157. tri-dimensional printing as an advanced technique in manufacturing bioinspired materials

Department: Mechanical & Aerospace Engineering
Research Institute Affiliation: Graduate Program in Materials Science and Engineering
Faculty Advisor(s): Marc A. Meyers

Primary Student
Name: Audrey Josephina Velasco-Hogan
Email: ajvelasc@ucsd.edu
Phone: 707-266-4829
Grad Year: 2021

Abstract
Nature, through the mechanism of evolution, has developed strategies to produce remarkable biological materials and structures. These systems are often multifunctional, adaptable, self-assemble, and have hierarchical characteristics which contribute to their unique properties that distinguish them from synthetic materials. Understanding nature's concepts provides insight into novel design architecture that is necessary to produce superior synthetic analogs. Tri-dimensional (3-D) printing is a rapid prototyping technique that can generate intricate 3-D structures. This advanced technique is used to replicate the defining characteristics of biological designs to further understand the effective mechanisms nature has originated. Specifically, Aristotle's lantern, alligator gar scales, feather barbules, whale baleen, and the seahorse tail have been successfully translated into a synthetic system using 3-D printing to highlight their defining structural motifs. Furthermore, 3-D printing is used to translate biological design concepts to synthetic analogs which allows for exploration of new avenues for designer architectures for tissue engineering, biomedical devices, drug delivery, aerospace engineering and many more fields.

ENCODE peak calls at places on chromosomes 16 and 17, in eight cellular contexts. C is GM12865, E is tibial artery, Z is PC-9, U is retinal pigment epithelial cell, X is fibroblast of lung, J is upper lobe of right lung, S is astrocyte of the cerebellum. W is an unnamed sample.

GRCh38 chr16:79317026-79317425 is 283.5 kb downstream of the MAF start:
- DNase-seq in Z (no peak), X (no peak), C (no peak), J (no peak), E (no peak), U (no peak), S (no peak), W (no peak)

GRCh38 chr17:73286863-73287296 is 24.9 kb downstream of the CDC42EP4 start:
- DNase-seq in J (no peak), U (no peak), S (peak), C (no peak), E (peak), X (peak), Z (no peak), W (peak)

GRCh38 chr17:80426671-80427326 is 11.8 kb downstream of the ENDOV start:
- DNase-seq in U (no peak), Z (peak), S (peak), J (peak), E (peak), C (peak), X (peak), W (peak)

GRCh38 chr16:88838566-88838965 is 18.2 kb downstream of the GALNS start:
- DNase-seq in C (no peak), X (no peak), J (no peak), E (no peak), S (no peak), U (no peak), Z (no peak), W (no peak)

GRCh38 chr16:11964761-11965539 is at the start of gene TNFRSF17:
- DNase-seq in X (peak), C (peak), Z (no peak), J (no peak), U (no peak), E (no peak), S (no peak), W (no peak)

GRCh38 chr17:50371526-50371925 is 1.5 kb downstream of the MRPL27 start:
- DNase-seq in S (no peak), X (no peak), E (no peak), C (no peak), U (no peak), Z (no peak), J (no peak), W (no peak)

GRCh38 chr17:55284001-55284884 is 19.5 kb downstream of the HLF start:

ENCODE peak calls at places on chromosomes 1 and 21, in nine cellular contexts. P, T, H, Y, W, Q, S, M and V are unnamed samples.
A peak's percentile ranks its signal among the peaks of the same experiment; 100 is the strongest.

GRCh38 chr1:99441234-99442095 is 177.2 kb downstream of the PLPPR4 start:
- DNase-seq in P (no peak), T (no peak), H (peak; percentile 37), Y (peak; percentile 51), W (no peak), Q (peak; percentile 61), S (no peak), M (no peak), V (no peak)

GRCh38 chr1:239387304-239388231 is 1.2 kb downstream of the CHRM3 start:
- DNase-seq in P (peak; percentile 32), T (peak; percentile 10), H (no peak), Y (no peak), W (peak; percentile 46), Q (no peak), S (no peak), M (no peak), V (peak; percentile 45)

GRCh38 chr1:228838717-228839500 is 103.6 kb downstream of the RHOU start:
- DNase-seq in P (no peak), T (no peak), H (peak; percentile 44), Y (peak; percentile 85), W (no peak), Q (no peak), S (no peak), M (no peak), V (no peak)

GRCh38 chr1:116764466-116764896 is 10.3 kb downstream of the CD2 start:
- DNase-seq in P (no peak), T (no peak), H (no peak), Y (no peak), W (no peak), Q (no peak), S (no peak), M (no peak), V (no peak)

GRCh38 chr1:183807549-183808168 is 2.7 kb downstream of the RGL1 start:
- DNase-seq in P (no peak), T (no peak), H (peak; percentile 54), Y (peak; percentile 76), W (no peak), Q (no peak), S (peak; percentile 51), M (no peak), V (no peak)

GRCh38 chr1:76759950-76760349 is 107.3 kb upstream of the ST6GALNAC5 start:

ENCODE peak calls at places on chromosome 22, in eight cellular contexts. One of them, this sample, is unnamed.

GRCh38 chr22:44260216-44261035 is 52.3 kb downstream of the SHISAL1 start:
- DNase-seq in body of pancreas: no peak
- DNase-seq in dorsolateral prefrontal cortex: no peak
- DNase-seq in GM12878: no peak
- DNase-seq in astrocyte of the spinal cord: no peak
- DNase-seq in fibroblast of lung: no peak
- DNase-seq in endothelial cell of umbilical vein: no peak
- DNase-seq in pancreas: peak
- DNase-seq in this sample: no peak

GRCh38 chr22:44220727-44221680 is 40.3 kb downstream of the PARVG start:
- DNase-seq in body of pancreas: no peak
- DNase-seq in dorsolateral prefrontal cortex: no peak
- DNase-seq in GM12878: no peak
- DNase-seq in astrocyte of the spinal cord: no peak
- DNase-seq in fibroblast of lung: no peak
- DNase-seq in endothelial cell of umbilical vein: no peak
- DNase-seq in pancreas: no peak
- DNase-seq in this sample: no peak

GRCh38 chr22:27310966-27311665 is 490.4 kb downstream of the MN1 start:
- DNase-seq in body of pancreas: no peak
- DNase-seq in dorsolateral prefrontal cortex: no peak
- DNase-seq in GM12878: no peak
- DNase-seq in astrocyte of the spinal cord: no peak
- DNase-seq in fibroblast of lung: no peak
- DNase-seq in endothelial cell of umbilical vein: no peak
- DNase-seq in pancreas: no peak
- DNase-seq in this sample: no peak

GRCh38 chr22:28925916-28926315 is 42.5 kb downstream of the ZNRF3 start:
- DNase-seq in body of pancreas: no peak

Industry Application Area(s)
Aerospace, Defense, Security | Life Sciences/Medical Devices & Instruments | Materials

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